Ben: For several years our foundation client, Olive Garden, sent our studio to Italy to shoot stock photography for their brand. It doesn’t get any better than getting paid to travel around Italy doing what you love to do. Did I mention I also got to rent a helicopter to shoot landscapes in Tuscany?
Beyond the photographer, who do you think are the most important talents to have on a shoot? And what do you think their roles should be in a perfect world?
Bruce: Food Stylist, Art Director/Designer, Me and my Digital Tech and nobody else lol. Like how a good ship runs, me as Captain.. but a good Captain listens to all the crews input before making an decisions in how to maneuver through rough waters.
Ben: I don’t like to get into “most”. Everyone around me on on shoot has an important role. For food photography in particular, the food stylist is crucial. Even the greatest photographer can’t make poorly styled food look craveable. For fashion, it’s a combination of hair and make-up artist that can make or break a shot. A creative Creative Director can also push the envelope from good to great!
Photography can seem like an easy “I could do that” skill from the perspective of designers and clients. How do you introduce the benefit of your expertise to folks with this mindset?
Bruce: Unfortunately, most of the time you have to let them try to do it themselves. Many of my clients have tried… and many have come back to me very quickly.
Ben: Actually, I think designers could become good photographers. They have one of the KEY ingredients of becoming a great photographer and that is the understanding of design in a photograph, from composition to color balance. The use of a digital camera has a learning curve, but it is achievable. Artificial lighting is also learnable.
If you could go back in time, is there anything in your careers that you’d do differently?
Bruce: No.. I feel blessed with my success.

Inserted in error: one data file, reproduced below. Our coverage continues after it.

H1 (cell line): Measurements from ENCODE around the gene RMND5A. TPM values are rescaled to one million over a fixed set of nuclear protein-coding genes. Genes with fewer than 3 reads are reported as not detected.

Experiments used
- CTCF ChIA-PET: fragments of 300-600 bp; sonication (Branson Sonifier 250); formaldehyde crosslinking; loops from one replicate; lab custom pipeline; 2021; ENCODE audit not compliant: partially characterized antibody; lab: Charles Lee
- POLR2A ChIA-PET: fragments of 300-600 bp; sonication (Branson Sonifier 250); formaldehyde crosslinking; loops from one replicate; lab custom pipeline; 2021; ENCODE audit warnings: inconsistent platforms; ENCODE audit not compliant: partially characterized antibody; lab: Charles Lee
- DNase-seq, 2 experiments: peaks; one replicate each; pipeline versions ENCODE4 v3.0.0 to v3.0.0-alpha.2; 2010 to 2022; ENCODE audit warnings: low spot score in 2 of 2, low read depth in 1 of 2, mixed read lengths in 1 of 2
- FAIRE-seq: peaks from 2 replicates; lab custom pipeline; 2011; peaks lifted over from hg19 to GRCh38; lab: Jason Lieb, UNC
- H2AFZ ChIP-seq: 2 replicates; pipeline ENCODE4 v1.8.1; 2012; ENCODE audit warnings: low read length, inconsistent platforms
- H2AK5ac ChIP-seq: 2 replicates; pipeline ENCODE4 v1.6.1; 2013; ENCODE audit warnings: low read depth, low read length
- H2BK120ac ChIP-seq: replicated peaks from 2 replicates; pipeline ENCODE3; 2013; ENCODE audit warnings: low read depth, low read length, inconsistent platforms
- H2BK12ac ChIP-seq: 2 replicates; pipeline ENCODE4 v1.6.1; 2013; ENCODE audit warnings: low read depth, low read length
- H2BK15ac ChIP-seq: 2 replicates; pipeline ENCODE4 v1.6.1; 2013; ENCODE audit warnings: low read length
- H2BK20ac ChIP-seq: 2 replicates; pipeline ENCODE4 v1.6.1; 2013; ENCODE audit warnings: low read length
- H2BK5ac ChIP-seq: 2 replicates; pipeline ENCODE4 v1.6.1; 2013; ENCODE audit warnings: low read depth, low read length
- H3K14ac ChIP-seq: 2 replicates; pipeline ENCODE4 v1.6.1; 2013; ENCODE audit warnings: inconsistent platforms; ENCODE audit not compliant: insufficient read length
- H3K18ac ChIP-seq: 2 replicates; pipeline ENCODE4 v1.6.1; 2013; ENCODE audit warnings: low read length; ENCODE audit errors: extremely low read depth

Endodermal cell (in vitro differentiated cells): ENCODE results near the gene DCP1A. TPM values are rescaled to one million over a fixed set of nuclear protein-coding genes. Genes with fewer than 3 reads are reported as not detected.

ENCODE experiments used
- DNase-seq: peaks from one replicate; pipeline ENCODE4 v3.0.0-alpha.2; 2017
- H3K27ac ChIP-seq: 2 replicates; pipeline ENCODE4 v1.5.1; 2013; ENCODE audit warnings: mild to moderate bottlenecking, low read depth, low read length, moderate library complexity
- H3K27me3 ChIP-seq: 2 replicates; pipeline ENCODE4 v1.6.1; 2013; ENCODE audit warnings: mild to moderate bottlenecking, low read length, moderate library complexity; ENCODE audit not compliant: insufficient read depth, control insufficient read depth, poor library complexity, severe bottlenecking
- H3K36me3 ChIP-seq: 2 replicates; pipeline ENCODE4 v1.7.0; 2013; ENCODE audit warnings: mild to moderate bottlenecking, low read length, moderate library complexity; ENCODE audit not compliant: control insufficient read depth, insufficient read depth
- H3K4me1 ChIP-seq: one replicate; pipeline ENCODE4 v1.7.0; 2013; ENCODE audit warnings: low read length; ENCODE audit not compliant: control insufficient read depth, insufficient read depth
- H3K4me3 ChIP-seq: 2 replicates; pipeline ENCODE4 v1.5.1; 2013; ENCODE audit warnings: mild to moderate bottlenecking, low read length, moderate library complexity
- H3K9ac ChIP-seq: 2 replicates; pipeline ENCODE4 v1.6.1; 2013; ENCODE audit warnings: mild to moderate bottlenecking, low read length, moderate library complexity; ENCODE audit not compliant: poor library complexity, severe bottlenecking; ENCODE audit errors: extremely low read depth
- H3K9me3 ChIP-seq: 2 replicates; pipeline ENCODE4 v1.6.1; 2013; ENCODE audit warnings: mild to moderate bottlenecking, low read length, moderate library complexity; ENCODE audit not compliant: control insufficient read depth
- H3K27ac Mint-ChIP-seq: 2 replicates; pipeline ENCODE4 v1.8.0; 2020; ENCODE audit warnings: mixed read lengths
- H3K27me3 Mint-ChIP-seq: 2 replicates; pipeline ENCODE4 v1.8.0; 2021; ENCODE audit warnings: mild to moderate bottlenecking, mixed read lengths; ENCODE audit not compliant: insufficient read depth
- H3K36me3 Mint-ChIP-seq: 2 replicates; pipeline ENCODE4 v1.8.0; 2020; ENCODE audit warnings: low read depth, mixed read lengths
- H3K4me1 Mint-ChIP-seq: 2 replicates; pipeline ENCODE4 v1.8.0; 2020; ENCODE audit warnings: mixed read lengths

Ben: Not so much in my career, but I would add things in my early education. I actually have a business degree, not a “photography” degree. It’s not that I wish I would have taken photography courses, but rather I would have taken Advertising and Design courses.
For those thinking of starting their own studio/business, do you have any tips or advice?
Bruce: Only to always keep in mind it is a “business” and don’t let your creative ego get in the way of making that business successful.
Ben: Take some business courses. My business degree has been invaluable in this industry. You will be able to maximize your profits in good times and learn how to stay afloat in lean times
Are there any pointers, directions, or advice you have for art directors and designers working on a photoshoot?
Bruce: I think creative juices tend to flow much better when the atmosphere during the shoot is light, fun and tension free. Always be respectful of different opinions but don’t shy away from what you think is better… compromise is always a good thing.
Ben: If it’s your first photoshoot, let the experienced photographer lead the way. After you see what goes down in a real shoot, then it is big time teamwork with the photographer to get your vision to our mutual client.
This is your moment to bestow an amazing piece of thought. Go:
Bruce: At the end of the day when your complaining about how the shoot went or how tired you are or what someone said about you or someone else… blah blah… just always remember how blessed you are to be making a living being creative!!!!
Ben: Study light. Stare at your hand wherever you are. How does the sunset effect the look of your hand compared to a lamplight or window light. Put a white or black piece of paper near your hand and see how that effects what your hand looks like. Be a master of lighting not just a master of a camera.
Be a master of lighting not just a master of a camera. – Ben Smith of Fratelli Studios
Excellent insights and some great stories from these guys. I hope you enjoyed what you read. If so please share this article with your social people on the usual platforms. Much appreciated.